Andrew Lightfoot, associate at architect Bland Brown + Cole (BB+C), says: “The Union see this as an initial phase of work needed to make right the elements that are slowly failing, to increase the frontage and renovate the bar area to bring in money that should enable future developments and improvements to the building.”
Left and below: The CLT sections that form the stairwell in the Trinity student accommodation building are craned into place
Morgan Sindall Construction is constructing the student accommodation as a design and build, and the CUS building through a traditional form of contract. BB+C is architect on both, working for Morgan Sindall Construction on the Trinity scheme and for the client on the Union building. There are two structural engineers: Smith and Wallwork detailing the Trinity Project and Mott MacDonald on the CUS project.
The two sides of the redevelopment are separate, but share a party wall and a common foundation extends below Trinity and a steel-framed ‘link building’, which provides a new main entrance into the Union on Round Church Street and vertical circulation, including a lift.
Creating the foundation required close communication to ensure both sides completed simultaneously, ready for follow-on work to begin. The complexity of sheet piling used to form the basements and related temporary propping made this a particular challenge.
“Traffic from buses meant the loading situation was quite onerous and sheet piling had to be installed around the perimeter,” says Panayiotis Papastavrou, senior structural engineer at Smith and Wallwork, responsible for the Trinity building. “Temporary propping for the piling had to be installed in different stages to match the sequencing of three months of planned archaeological work, with archaeologists digging on both sides of the basement at the same time.”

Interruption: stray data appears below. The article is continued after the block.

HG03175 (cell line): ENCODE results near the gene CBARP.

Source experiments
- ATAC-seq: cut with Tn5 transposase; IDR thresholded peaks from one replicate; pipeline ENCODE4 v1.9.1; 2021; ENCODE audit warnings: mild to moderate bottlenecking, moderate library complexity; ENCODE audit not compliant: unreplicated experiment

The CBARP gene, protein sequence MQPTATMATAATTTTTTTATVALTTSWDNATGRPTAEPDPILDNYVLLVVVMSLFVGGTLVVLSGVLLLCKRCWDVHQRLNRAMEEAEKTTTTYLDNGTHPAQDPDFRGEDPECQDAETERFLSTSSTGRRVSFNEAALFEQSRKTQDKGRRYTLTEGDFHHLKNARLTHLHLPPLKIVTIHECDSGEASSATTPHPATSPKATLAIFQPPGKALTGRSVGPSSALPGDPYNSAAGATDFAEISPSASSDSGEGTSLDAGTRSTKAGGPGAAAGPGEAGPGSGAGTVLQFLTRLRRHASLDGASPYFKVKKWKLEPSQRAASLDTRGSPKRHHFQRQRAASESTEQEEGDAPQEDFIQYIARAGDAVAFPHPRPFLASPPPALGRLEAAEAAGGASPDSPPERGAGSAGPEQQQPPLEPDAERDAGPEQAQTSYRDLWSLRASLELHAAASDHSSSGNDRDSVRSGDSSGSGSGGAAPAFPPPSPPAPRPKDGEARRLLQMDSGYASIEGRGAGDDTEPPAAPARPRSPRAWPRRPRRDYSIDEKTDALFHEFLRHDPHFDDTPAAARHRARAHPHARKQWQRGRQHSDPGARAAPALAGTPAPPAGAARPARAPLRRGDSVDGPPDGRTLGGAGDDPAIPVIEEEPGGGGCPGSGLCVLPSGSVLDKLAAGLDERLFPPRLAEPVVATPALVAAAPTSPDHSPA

“The temporary works people have really ‘earned their corn’ on this job in coming up with a system that both holds up the building and allows adequate space to build up the new façade.”
Nigel Arnold, Morgan Sindall Construction
The CUS building was designed by prolific English architect Alfred Waterhouse, the man behind Manchester Town Hall and the Natural History Museum. Modifications included a major expansion in 1886 to create space now occupied by the bar and library, and several art deco elements in the 1930s, most notably a section of facade running from basement to first floor level along the frontage on Round Church Street.
Most of Cambridge escaped the Second World War with little damage, but a bomb landed on the building causing significant damage to the Library, where some older books still display shrapnel wounds.
The art deco facade was poorly conceived and executed by today’s standards, so the client proposed to replace it with something more in keeping with the original and with the location in a conservation area. “Over the years, the render had blown, the Crittall windows were pinned back because they were rattling around and the whole facade was getting to the point where it was becoming unsafe,” says Arnold.
The designers pored over the original plans, kept in the V&A museum in London, to develop appropriate details for the masonry, timber windows and other heritage features. Subsequent site investigations revealed hidden elements not included in drawings. The external render concealed an array of steelwork and fabric in varying conditions.
Council planners wanted the CUS and Trinity College buildings to resonate with each other, so the external facade of the student block will also feature stone and brick but detailed in a more contemporary way: pared back with fewer profiles in the stonework and deeper reveals. Skilled craftsmen using traditional construction materials, such as solid masonry and handmade bricks are working across both projects.